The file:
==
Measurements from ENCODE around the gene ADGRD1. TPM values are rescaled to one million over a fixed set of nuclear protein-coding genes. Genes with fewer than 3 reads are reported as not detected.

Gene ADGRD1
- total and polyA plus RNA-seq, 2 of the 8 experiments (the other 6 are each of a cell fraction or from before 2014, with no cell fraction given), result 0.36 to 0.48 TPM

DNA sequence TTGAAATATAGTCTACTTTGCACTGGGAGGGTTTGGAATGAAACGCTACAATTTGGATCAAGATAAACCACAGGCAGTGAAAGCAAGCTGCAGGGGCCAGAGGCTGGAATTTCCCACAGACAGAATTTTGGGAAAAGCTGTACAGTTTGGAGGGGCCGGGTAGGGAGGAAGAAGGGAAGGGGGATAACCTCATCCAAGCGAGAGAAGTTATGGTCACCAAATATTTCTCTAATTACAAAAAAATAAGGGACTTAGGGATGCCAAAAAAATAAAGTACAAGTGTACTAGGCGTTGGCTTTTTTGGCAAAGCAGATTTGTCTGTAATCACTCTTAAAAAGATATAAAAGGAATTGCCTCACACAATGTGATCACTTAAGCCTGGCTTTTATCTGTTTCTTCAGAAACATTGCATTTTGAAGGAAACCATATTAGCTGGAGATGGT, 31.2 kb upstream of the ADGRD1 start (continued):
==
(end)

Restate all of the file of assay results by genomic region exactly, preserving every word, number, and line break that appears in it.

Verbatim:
Measurements from ENCODE around the gene ADGRD1. TPM values are rescaled to one million over a fixed set of nuclear protein-coding genes. Genes with fewer than 3 reads are reported as not detected.

Gene ADGRD1
- total and polyA plus RNA-seq, 2 of the 8 experiments (the other 6 are each of a cell fraction or from before 2014, with no cell fraction given), result 0.36 to 0.48 TPM

DNA sequence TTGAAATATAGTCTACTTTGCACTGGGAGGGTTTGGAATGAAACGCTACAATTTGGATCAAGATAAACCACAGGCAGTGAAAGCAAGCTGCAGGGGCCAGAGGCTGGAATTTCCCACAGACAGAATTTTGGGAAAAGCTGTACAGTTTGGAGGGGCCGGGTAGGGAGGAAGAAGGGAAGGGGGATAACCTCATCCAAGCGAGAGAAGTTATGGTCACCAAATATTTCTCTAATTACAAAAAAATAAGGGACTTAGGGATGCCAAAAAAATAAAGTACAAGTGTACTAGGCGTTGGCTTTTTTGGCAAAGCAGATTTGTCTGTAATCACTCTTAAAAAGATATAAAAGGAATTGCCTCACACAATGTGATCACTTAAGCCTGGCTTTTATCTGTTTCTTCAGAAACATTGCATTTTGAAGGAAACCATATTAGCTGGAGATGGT, 31.2 kb upstream of the ADGRD1 start (continued):